Ian Thorpe and Lauren Jackson take aim at religion Bill
RETIRED Australian sport stars Ian Thorpe and Lauren Jackson have come out against the Morrison Government's Religious Discrimination Bill, saying it "threatens to divide" the community and will give people a "licence to discriminate".
Prime Minister Scott Morrison and Attorney-General Christian Porter released their second draft of the Bill last week, having made several significant changes to the original version.
For example, the new draft makes it clear that religious bodies will "continue to be able to make staffing and other decisions based on faith".
Health workers will still be able to conscientiously object to carrying out procedures that contradict their faith.
And the Bill more precisely defines certain terms like "conscientiously object" and "vilify".
"There were lots of suggestions that this would be a divisive debate and I don't believe it has been, and I don't believe it needs to be," Mr Morrison said.
"It is a multicultural society. The diverse nature of the beliefs that we hold in Australia is a key part of who we are as a country, and this is an initiative to provide a bulwark that these important elements of our society are protected into the future."
Thorpe and Jackson don't see it in such a positive light.
The swimming and basketball legends have teamed up to appear in a video for the LGBTIQ advocacy group Equality Australia, urging Australians to contact their MP and say they're opposed to the Bill.
"A Bill has been drafted that threatens to divide our communities. The Religious Discrimination Bill will give people a licence to discriminate," Thorpe says.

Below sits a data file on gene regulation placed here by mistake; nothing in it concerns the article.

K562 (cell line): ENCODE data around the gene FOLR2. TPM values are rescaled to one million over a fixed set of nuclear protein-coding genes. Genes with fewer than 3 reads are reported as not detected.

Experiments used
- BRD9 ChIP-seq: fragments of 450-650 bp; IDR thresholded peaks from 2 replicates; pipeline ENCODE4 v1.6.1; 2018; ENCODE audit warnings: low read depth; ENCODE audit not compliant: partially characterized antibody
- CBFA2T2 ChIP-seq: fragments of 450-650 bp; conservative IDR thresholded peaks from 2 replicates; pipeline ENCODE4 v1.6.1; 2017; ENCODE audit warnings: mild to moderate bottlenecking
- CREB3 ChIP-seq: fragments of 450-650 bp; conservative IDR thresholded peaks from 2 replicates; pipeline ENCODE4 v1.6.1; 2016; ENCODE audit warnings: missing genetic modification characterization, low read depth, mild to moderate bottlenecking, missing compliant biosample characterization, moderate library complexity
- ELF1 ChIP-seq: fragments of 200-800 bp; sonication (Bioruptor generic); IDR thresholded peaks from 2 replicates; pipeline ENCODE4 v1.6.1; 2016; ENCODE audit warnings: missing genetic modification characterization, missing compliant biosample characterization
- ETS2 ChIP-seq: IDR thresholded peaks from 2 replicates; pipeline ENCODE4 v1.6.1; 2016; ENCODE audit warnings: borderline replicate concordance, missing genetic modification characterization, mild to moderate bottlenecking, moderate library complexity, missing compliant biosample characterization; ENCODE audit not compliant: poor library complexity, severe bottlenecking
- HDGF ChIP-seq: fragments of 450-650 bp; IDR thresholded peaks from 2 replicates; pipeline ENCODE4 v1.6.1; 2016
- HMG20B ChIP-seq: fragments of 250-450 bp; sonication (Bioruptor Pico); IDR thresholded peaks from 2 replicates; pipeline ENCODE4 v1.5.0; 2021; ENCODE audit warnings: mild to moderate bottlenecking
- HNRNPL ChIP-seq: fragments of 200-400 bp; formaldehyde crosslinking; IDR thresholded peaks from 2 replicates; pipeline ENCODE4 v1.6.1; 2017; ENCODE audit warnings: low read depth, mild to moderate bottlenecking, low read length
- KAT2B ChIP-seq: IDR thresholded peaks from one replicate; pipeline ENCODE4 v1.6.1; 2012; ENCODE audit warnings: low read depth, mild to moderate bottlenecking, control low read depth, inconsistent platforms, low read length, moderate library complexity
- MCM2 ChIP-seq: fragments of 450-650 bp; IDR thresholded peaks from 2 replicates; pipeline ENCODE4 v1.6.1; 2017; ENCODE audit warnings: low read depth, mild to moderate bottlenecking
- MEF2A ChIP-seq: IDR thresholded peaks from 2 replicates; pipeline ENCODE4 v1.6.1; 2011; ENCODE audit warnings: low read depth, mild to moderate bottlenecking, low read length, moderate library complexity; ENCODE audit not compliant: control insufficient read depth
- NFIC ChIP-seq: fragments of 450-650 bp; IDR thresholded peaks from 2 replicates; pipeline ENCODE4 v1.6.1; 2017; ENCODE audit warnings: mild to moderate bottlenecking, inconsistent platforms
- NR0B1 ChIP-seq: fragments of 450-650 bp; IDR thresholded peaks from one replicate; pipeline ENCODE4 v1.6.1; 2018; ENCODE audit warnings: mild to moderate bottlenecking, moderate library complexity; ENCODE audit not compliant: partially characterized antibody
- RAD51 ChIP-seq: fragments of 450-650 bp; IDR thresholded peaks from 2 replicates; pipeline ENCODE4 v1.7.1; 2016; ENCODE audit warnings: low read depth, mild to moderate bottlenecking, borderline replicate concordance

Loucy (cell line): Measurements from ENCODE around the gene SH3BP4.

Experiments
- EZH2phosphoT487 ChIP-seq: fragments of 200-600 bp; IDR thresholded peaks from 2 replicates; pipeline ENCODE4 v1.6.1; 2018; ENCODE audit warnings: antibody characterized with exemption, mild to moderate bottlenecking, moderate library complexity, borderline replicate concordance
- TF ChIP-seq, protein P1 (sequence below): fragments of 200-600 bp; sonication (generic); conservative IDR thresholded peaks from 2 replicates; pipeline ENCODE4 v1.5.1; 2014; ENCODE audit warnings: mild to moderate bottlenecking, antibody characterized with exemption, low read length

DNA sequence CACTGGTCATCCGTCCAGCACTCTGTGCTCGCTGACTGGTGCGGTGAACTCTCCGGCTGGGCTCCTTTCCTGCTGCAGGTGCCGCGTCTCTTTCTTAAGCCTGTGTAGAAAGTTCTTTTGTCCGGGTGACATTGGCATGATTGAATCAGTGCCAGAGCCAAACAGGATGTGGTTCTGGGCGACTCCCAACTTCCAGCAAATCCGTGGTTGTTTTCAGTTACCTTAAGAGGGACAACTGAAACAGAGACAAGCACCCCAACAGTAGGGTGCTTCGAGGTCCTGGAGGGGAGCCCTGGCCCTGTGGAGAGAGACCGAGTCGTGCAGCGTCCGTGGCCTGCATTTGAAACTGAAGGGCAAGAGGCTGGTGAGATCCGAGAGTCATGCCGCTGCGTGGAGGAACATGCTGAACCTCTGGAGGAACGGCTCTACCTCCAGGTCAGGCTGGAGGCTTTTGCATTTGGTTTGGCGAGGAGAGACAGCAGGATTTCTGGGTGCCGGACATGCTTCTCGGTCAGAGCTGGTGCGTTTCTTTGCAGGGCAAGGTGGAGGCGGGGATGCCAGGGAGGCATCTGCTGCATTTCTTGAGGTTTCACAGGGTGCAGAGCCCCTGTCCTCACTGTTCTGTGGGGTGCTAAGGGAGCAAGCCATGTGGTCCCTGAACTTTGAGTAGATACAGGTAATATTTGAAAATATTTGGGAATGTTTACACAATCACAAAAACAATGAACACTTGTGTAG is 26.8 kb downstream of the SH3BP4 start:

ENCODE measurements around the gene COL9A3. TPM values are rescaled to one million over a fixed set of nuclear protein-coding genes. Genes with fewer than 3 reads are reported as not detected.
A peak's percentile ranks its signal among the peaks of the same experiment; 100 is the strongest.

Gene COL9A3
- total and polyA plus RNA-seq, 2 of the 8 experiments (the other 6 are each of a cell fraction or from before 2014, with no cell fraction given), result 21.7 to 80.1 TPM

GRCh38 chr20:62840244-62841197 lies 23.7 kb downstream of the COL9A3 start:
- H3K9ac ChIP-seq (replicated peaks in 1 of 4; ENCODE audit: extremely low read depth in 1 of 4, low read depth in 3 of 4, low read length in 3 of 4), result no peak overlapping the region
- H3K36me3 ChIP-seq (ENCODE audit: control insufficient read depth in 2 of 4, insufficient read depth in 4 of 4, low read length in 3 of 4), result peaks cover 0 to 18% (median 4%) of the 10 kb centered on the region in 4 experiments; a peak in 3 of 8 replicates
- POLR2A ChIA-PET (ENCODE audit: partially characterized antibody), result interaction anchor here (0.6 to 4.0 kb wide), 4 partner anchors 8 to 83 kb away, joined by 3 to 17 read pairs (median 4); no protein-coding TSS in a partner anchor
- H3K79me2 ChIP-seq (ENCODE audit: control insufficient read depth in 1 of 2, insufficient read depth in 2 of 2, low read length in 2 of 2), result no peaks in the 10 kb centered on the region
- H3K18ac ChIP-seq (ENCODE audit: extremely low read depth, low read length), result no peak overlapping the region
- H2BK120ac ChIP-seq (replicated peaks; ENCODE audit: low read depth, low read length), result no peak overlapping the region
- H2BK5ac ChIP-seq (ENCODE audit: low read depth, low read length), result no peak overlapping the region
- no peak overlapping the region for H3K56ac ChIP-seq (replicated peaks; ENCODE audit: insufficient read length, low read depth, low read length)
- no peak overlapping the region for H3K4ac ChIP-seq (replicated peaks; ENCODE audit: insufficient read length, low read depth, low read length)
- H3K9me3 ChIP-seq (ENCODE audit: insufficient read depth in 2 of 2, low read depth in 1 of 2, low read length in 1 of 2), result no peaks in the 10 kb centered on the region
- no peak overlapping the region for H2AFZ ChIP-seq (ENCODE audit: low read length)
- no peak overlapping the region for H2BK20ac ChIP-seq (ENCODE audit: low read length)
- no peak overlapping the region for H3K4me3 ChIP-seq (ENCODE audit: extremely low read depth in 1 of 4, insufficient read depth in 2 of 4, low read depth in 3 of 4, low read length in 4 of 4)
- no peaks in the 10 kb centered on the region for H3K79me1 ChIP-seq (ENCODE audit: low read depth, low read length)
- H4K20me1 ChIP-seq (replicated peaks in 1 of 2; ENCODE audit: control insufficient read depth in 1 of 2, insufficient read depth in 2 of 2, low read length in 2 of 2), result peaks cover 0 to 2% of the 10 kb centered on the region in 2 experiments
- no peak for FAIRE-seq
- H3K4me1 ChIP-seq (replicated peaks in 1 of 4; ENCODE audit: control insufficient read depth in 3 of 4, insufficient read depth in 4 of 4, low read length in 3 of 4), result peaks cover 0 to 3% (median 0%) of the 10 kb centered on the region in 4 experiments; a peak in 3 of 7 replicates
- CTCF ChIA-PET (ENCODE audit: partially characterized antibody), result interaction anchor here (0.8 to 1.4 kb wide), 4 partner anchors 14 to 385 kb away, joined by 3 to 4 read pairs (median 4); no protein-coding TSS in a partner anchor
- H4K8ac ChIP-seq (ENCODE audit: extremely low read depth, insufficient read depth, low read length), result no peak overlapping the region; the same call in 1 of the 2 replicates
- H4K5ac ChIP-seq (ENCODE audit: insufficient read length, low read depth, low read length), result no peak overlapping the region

Jackson says: "The Bill would mean we're less protected under the law. It will leave us all vulnerable."
Author Benjamin Law is also featured. He warns viewers "what constitutes discrimination today will be considered OK tomorrow".
"It will take away your rights at work, at school and at hospitals when people say offensive things," he says.
When he revealed the second draft last week, Mr Morrison was asked whether faith-based groups had "got their way" with many of the changes.
"We've been listening to everybody," the Prime Minister said.
"This is a law for all Australians. What I have noticed, and been really encouraged by, whether people are of a religious faith or not of a religious faith, there is a very strong view that religious faiths should be respected in this country, regardless of whether you hold one yourself.
"I would say that this process that we're engaged in is very much respecting that broader view, and the sort of things we're seeking to achieve will gain that support because it is based on this principle that Australia is a country of respect and of tolerance, and the liberties that we have also come with responsibilities.
"The changes, I think, have brought to light the broader positive contribution that religious organisations play in our society."
The Government will keep consulting on the Bill over the summer months before looking to pass it through parliament next year.